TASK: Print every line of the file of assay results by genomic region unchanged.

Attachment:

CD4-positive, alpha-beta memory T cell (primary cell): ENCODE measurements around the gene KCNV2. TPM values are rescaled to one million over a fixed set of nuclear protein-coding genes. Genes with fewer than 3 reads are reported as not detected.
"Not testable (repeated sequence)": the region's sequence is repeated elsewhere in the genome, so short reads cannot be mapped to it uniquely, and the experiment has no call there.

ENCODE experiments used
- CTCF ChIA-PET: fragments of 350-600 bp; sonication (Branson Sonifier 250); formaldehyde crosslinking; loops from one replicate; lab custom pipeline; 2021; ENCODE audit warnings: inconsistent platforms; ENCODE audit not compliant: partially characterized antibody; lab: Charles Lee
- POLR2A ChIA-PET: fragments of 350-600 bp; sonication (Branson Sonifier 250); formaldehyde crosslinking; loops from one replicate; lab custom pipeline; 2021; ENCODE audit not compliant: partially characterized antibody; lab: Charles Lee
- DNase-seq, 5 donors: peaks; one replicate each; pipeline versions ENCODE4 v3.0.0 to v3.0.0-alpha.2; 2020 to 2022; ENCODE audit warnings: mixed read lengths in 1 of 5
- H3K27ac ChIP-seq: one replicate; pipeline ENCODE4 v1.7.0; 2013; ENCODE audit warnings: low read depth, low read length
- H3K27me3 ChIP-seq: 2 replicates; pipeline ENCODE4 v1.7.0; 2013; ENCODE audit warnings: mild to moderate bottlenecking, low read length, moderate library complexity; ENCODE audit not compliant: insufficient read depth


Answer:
CD4-positive, alpha-beta memory T cell (primary cell): ENCODE measurements around the gene KCNV2. TPM values are rescaled to one million over a fixed set of nuclear protein-coding genes. Genes with fewer than 3 reads are reported as not detected.
"Not testable (repeated sequence)": the region's sequence is repeated elsewhere in the genome, so short reads cannot be mapped to it uniquely, and the experiment has no call there.

ENCODE experiments used
- CTCF ChIA-PET: fragments of 350-600 bp; sonication (Branson Sonifier 250); formaldehyde crosslinking; loops from one replicate; lab custom pipeline; 2021; ENCODE audit warnings: inconsistent platforms; ENCODE audit not compliant: partially characterized antibody; lab: Charles Lee
- POLR2A ChIA-PET: fragments of 350-600 bp; sonication (Branson Sonifier 250); formaldehyde crosslinking; loops from one replicate; lab custom pipeline; 2021; ENCODE audit not compliant: partially characterized antibody; lab: Charles Lee
- DNase-seq, 5 donors: peaks; one replicate each; pipeline versions ENCODE4 v3.0.0 to v3.0.0-alpha.2; 2020 to 2022; ENCODE audit warnings: mixed read lengths in 1 of 5
- H3K27ac ChIP-seq: one replicate; pipeline ENCODE4 v1.7.0; 2013; ENCODE audit warnings: low read depth, low read length
- H3K27me3 ChIP-seq: 2 replicates; pipeline ENCODE4 v1.7.0; 2013; ENCODE audit warnings: mild to moderate bottlenecking, low read length, moderate library complexity; ENCODE audit not compliant: insufficient read depth